The tacrolimus registration trials for liver transplant, published in 1994, showed a significant reduction in the incidence of acute rejection relative to ciclosporin, although no significant differences in mortality or graft loss compared to ciclosporin were observed over 12 months [4, 5]. Specifically, the registration trials compared ciclosporin with twice-daily, immediate-release (IR) tacrolimus (Prograf®, Astellas Pharma Inc., Tokyo, Japan) that is now a cornerstone of immunosuppressive therapy in liver transplant recipients [6]. Since the publication of the registration trials, tacrolimus has been reformulated into a once-daily, prolonged-release (PR) formulation (Advagraf®, Astellas Pharma Inc., Tokyo, Japan), which received European Medicines Agency (EMA) marketing authorization in 2007 [7]. In the European public assessment report accompanying the marketing authorization, regarding Advagraf the EMA noted that “it is expected that it may help to improve compliance with dosing” and that the modified-release profile “would be expected to improve the variability in the exposure to tacrolimus” [8]. Several studies in liver transplant recipients have since confirmed that intra-patient variability is indeed reduced with PR tacrolimus relative to IR tacrolimus, and that the majority of patients prefer once-daily dosing over twice-daily dosing and are more adherent to the once-daily regimen [9, 10, 11, 12, 13, 14]. One randomized controlled trial (RCT) of PR versus IR tacrolimus has been conducted to date, in which PR tacrolimus showed non-inferiority relative to IR tacrolimus in terms of the primary endpoint of biopsy-confirmed rejection at 24 weeks [15]. While the open-label 12-month extension of the RCT also showed non-inferiority in secondary endpoints of graft and patient survival, recent retrospective analyses of 3-year follow-up data from the European Liver Transplant Registry (ELTR) have been published demonstrating significant improvements in graft survival and numerical but not statistically significant improvements in patient survival with PR tacrolimus relative to IR tacrolimus [16]. Given these emerging data, the increasing size of the patient population with a functioning liver graft, and the concomitant increase in healthcare expenditure in these patients, the aim of the present analysis was to use data from the ELTR analysis to project treatment costs, patient and graft life expectancy, and numbers needed to treat to avoid graft loss or death with PR tacrolimus relative to IR tacrolimus.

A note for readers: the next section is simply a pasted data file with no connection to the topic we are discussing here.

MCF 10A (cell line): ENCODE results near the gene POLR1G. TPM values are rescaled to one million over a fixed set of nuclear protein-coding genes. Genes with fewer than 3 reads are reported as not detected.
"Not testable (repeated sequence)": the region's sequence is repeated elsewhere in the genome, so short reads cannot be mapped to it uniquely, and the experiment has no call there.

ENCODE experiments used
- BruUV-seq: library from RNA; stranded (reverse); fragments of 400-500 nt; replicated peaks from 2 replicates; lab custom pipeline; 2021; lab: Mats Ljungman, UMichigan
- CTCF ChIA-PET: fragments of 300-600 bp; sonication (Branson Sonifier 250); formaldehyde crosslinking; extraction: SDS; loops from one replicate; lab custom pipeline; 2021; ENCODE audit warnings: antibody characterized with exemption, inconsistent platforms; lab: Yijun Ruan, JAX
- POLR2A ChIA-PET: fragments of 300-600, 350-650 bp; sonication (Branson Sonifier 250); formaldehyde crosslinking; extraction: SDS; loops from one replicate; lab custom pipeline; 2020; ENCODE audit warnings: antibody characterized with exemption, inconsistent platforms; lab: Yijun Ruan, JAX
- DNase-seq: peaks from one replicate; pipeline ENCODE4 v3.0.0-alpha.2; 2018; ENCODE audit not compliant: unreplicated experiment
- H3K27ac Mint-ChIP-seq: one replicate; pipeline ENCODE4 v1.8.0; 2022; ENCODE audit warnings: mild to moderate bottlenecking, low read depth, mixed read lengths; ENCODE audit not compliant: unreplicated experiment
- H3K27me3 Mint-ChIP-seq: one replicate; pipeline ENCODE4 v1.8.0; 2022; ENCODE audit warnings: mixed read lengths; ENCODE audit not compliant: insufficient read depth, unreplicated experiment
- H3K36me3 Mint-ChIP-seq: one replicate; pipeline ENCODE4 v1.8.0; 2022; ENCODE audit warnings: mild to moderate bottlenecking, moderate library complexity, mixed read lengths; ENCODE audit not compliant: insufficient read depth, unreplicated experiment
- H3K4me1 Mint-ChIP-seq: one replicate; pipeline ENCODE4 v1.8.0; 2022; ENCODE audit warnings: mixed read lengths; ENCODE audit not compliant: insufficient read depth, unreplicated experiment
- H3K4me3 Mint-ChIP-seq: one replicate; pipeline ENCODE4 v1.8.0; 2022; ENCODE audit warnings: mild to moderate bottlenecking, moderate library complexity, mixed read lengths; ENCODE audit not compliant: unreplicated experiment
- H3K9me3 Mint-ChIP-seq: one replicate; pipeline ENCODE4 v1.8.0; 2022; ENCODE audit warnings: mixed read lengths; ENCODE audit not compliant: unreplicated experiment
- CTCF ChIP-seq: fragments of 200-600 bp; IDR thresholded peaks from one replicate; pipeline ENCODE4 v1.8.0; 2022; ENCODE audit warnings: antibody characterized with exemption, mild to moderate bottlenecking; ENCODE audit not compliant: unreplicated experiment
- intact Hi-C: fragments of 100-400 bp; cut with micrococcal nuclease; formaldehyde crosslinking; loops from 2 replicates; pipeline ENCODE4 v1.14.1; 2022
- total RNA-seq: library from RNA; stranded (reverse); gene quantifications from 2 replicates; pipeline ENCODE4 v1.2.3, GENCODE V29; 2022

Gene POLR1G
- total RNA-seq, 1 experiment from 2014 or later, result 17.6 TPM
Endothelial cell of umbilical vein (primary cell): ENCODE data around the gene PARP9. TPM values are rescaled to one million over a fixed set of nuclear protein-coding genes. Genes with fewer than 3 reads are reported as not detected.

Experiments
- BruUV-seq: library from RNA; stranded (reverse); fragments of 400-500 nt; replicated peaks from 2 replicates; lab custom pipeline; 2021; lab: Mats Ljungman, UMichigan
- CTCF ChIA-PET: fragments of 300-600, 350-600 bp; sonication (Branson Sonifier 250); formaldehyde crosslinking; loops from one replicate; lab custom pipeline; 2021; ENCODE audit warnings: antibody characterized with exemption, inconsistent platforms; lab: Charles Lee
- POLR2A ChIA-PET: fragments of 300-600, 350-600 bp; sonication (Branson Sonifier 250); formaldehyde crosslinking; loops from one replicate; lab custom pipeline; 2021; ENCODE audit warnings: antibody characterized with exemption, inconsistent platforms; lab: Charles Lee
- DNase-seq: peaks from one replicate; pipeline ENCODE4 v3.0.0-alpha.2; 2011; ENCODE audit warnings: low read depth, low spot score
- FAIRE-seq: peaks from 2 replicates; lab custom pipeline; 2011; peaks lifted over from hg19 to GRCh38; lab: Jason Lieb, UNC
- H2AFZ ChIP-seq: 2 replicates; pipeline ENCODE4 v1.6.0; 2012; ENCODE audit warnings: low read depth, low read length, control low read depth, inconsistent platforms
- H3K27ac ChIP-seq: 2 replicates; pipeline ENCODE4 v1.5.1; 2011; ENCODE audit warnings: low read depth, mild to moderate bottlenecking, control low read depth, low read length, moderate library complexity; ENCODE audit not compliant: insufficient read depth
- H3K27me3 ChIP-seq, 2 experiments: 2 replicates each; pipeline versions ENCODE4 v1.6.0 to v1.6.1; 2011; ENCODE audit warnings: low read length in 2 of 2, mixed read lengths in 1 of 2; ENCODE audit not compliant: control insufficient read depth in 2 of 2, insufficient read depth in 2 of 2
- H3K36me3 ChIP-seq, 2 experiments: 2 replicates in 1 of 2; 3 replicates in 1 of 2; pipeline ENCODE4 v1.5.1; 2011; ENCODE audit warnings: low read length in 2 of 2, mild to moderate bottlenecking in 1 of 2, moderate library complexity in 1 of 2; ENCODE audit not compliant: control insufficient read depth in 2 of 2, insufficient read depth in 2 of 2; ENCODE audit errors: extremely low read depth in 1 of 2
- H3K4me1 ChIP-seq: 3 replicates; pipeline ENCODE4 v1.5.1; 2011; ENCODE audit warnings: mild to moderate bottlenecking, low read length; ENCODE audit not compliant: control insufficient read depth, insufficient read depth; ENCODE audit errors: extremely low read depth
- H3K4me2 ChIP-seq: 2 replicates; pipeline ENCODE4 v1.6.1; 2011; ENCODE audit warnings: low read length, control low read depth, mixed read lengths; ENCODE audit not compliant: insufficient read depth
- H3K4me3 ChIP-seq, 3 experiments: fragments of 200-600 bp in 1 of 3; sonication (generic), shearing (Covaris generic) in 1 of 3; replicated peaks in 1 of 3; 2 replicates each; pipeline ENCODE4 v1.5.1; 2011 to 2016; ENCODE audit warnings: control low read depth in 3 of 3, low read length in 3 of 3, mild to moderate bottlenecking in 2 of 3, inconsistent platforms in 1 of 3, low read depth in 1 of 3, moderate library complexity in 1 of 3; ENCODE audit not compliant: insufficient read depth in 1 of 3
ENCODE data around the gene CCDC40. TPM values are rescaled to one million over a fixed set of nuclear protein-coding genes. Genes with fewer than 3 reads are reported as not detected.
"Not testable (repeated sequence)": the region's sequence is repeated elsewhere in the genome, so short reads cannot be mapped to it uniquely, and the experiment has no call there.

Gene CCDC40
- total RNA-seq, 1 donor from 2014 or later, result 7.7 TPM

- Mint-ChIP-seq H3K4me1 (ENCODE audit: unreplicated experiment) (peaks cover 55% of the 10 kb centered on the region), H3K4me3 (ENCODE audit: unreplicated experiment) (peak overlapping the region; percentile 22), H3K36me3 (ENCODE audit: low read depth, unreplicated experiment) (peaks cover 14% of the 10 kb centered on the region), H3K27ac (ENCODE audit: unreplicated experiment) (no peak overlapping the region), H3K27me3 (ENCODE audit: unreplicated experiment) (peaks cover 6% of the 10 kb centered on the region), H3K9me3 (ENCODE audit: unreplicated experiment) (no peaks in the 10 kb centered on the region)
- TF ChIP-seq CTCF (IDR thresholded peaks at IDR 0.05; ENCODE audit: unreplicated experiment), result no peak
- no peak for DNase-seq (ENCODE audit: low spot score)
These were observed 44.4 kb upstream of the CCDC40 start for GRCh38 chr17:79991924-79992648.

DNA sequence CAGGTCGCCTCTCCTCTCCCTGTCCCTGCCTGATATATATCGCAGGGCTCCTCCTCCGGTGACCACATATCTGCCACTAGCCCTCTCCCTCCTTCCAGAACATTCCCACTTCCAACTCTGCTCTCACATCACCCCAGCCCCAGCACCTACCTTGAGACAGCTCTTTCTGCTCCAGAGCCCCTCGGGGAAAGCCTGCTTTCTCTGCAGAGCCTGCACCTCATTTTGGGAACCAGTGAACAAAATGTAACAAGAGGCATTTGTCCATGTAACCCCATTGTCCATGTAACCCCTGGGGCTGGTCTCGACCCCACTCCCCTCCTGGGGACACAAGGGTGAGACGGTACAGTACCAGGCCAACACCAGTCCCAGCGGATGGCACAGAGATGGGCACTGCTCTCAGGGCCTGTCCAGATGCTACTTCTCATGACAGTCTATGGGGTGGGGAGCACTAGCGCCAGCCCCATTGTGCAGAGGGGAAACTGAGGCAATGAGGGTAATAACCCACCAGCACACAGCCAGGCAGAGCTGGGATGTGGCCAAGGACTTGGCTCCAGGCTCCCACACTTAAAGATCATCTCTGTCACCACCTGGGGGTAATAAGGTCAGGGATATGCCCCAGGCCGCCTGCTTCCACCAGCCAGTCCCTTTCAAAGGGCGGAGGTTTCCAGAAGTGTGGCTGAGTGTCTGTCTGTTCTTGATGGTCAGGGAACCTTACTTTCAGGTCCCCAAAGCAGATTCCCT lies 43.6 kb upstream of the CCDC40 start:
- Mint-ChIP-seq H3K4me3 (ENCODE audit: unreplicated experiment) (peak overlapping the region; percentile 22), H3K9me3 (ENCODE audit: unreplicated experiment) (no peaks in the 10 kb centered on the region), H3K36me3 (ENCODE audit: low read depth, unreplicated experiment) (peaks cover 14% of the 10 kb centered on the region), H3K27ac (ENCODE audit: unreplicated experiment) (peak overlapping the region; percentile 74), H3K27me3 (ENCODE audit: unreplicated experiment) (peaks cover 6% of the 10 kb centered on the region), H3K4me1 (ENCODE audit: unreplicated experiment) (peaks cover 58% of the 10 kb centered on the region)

2 Methods

2.1 Model

A model was constructed in Microsoft Excel (Microsoft Corporation, Redmond, WA USA) to project cost and effectiveness outcomes in de novo adult liver transplant recipients using PR tacrolimus (Advagraf®) or branded IR tacrolimus (Prograf®) as the primary immunosuppressive regimen in the UK setting. Patient and graft survival rates were based on a retrospective analysis of data from the ELTR [16]. The ELTR includes data on liver transplant recipients from 145 European transplant centers, 21 of which prescribed both PR and IR tacrolimus and were included in the analysis. In brief, Adam et al. [16] conducted a retrospective database analysis of primary liver transplant patients ≥18 years old who underwent their first liver transplant between January 2008 and December 2012 and received PR tacrolimus or IR tacrolimus, with or without concomitant immunosuppressive agents, within the first month after transplantation. Two analyses of the data were conducted. The first analysis was of a modified intent-to-treat (mITT) population that excluded all patients with less than 1 month of post-transplant follow-up (to avoid the confounding factors of post-operative complications). The second analysis looked at the same endpoints in a propensity-score matched (PSM) population, in which PR and IR tacrolimus patients were paired in a 1:2 ratio based on a propensity score. The propensity score was based on recipient age, recipient human immunodeficiency virus, hepatitis C and hepatocellular carcinoma status, United Network for Organ Sharing (UNOS) status, creatinine levels, donor age, date of transplantation, total ischemia time, and administration of other immunosuppressive medications early post-transplant [ciclosporin, mycophenolate mofetil (MMF), corticosteroids, daclizumab, and basiliximab].